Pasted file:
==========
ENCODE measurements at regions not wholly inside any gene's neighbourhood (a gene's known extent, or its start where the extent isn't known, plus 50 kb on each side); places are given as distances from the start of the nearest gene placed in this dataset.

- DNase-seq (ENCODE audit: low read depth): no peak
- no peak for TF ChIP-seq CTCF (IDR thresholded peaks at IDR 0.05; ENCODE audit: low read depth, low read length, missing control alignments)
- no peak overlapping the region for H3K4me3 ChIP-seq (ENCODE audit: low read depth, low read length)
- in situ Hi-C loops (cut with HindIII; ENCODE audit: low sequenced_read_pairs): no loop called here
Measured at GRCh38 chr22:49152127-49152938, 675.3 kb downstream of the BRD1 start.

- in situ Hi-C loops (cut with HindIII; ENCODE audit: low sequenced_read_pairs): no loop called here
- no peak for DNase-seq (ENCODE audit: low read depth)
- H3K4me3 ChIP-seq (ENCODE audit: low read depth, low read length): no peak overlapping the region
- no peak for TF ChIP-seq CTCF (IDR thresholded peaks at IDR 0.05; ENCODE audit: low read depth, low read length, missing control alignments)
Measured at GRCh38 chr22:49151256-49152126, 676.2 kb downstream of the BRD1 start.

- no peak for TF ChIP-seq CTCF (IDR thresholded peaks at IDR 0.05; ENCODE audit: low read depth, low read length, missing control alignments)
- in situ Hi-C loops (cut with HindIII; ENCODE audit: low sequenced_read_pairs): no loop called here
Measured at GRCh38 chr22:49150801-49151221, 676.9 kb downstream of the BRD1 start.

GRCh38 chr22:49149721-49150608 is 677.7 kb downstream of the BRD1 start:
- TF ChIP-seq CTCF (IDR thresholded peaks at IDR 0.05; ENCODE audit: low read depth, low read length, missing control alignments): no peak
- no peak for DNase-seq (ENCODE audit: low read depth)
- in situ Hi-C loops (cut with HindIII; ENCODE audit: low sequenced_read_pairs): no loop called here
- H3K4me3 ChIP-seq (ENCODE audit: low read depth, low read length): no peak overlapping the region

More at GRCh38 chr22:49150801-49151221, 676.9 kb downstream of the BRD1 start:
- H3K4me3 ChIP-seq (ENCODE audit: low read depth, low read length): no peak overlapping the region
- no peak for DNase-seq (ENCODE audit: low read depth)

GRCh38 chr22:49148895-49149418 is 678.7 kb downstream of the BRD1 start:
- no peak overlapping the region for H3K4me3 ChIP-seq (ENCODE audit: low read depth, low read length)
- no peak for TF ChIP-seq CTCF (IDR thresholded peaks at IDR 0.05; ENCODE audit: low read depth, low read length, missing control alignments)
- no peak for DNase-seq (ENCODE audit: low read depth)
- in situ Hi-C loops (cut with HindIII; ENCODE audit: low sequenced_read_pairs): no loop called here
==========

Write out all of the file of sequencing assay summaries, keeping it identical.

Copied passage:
ENCODE measurements at regions not wholly inside any gene's neighbourhood (a gene's known extent, or its start where the extent isn't known, plus 50 kb on each side); places are given as distances from the start of the nearest gene placed in this dataset.

- DNase-seq (ENCODE audit: low read depth): no peak
- no peak for TF ChIP-seq CTCF (IDR thresholded peaks at IDR 0.05; ENCODE audit: low read depth, low read length, missing control alignments)
- no peak overlapping the region for H3K4me3 ChIP-seq (ENCODE audit: low read depth, low read length)
- in situ Hi-C loops (cut with HindIII; ENCODE audit: low sequenced_read_pairs): no loop called here
Measured at GRCh38 chr22:49152127-49152938, 675.3 kb downstream of the BRD1 start.

- in situ Hi-C loops (cut with HindIII; ENCODE audit: low sequenced_read_pairs): no loop called here
- no peak for DNase-seq (ENCODE audit: low read depth)
- H3K4me3 ChIP-seq (ENCODE audit: low read depth, low read length): no peak overlapping the region
- no peak for TF ChIP-seq CTCF (IDR thresholded peaks at IDR 0.05; ENCODE audit: low read depth, low read length, missing control alignments)
Measured at GRCh38 chr22:49151256-49152126, 676.2 kb downstream of the BRD1 start.

- no peak for TF ChIP-seq CTCF (IDR thresholded peaks at IDR 0.05; ENCODE audit: low read depth, low read length, missing control alignments)
- in situ Hi-C loops (cut with HindIII; ENCODE audit: low sequenced_read_pairs): no loop called here
Measured at GRCh38 chr22:49150801-49151221, 676.9 kb downstream of the BRD1 start.

GRCh38 chr22:49149721-49150608 is 677.7 kb downstream of the BRD1 start:
- TF ChIP-seq CTCF (IDR thresholded peaks at IDR 0.05; ENCODE audit: low read depth, low read length, missing control alignments): no peak
- no peak for DNase-seq (ENCODE audit: low read depth)
- in situ Hi-C loops (cut with HindIII; ENCODE audit: low sequenced_read_pairs): no loop called here
- H3K4me3 ChIP-seq (ENCODE audit: low read depth, low read length): no peak overlapping the region

More at GRCh38 chr22:49150801-49151221, 676.9 kb downstream of the BRD1 start:
- H3K4me3 ChIP-seq (ENCODE audit: low read depth, low read length): no peak overlapping the region
- no peak for DNase-seq (ENCODE audit: low read depth)

GRCh38 chr22:49148895-49149418 is 678.7 kb downstream of the BRD1 start:
- no peak overlapping the region for H3K4me3 ChIP-seq (ENCODE audit: low read depth, low read length)
- no peak for TF ChIP-seq CTCF (IDR thresholded peaks at IDR 0.05; ENCODE audit: low read depth, low read length, missing control alignments)
- no peak for DNase-seq (ENCODE audit: low read depth)
- in situ Hi-C loops (cut with HindIII; ENCODE audit: low sequenced_read_pairs): no loop called here